There may be valid reasons to maintain a broad offering of existential philosophies in their original substance. One may be the establishment of foundations on which later philosophies build without repeating these. Another may be that philosophies define themselves by differentiations from other philosophies and can be better perceived if these are understood. A further reason would be lacking development or verification of their substance. Beyond this, there may be interest in establishing and keeping a historical record of how existential philosophy has developed. Keeping a wide range of speculative philosophies present may further be a matter of academic stature and tradition.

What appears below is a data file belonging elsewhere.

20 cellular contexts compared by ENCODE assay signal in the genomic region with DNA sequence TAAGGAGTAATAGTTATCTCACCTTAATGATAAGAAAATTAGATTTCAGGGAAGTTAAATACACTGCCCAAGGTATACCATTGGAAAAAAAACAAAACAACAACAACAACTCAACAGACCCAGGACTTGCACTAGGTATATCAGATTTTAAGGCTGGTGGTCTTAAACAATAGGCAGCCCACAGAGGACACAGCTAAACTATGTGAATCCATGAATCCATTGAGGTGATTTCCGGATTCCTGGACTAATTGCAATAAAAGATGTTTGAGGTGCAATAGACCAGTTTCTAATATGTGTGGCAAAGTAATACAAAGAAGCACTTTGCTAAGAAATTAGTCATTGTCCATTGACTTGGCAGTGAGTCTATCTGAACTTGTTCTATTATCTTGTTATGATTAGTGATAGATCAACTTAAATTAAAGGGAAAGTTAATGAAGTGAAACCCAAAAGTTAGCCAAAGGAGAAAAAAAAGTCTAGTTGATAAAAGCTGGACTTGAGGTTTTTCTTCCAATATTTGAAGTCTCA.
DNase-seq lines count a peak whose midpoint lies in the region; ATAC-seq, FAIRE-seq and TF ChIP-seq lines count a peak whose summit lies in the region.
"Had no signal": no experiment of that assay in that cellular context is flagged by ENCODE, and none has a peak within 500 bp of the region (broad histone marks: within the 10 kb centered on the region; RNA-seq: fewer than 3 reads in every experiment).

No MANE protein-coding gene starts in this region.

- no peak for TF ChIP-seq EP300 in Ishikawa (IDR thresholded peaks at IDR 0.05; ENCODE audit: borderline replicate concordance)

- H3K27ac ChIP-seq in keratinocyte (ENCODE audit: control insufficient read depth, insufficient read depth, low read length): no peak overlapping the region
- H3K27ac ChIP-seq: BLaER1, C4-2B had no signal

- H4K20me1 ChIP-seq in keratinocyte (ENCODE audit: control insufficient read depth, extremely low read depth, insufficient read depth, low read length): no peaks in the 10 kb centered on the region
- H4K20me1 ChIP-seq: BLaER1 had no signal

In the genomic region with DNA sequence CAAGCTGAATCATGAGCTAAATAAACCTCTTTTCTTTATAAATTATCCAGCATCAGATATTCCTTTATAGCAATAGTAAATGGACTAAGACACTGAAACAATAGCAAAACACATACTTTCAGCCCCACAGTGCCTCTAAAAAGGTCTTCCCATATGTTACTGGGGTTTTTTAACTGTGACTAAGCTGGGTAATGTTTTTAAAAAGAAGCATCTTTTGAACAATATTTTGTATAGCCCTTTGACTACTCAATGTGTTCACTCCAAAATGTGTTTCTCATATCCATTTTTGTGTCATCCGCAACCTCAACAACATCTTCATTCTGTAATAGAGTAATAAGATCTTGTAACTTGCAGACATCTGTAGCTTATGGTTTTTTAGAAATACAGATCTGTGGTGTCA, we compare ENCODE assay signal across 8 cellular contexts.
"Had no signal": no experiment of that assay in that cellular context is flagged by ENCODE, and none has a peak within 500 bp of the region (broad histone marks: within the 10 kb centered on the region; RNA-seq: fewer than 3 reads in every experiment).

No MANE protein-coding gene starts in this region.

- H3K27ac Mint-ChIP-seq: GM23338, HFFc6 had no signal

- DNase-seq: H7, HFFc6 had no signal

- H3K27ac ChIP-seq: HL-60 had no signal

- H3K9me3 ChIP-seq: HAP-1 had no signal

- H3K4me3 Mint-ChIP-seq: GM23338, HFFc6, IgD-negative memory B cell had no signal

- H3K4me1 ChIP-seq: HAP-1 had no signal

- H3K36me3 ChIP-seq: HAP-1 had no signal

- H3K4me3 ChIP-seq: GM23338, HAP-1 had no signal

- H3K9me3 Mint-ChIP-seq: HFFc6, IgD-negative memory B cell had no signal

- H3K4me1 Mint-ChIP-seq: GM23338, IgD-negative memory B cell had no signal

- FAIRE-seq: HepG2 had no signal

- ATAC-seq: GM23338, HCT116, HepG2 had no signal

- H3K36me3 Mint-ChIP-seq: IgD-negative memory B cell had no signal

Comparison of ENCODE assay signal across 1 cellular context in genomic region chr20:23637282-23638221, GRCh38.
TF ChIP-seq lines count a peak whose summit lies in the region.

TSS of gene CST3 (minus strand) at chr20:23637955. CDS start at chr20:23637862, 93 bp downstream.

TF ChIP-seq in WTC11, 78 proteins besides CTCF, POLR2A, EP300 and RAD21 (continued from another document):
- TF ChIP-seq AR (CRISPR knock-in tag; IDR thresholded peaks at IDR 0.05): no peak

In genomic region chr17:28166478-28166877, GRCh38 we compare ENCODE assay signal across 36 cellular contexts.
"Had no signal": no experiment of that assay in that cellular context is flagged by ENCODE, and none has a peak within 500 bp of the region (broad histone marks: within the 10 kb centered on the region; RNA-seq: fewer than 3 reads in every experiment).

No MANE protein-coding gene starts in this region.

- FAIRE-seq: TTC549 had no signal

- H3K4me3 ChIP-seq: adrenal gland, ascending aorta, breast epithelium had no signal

Experts may also be interested in a broad, stable curriculum for reasons of their employment. Since teaching institutions are the sole employers for professional philosophers, it is in their interest to maximize the positions that can be justified in such institutions. That justification is easiest if a broad range of speculative philosophies can be maintained and if their speculative nature is not resolved. Expertise in any acknowledged philosophy might secure a desirable academic position regardless of such a philosophy’s relevance. Once their position is dependent on the philosophy they teach, they might be disinclined to concede its irrelevance or failings. Nor might they be disposed to facilitate ready access to the philosophies they oversee for concern that an understanding of them by others might invite assertions of irrelevance or failings. But even if reasons to make such assertions are known, colleagues might be reluctant to attack the relevance of philosophies colleagues administrate. They might have concerns about becoming subjects of such attacks as well or exciting a greater discussion about the funding or justifiability of philosophical institutions or their positions, compensation, and other benefits. Philosophical experts may then habitually skirt issues of practical relevance for economic reasons.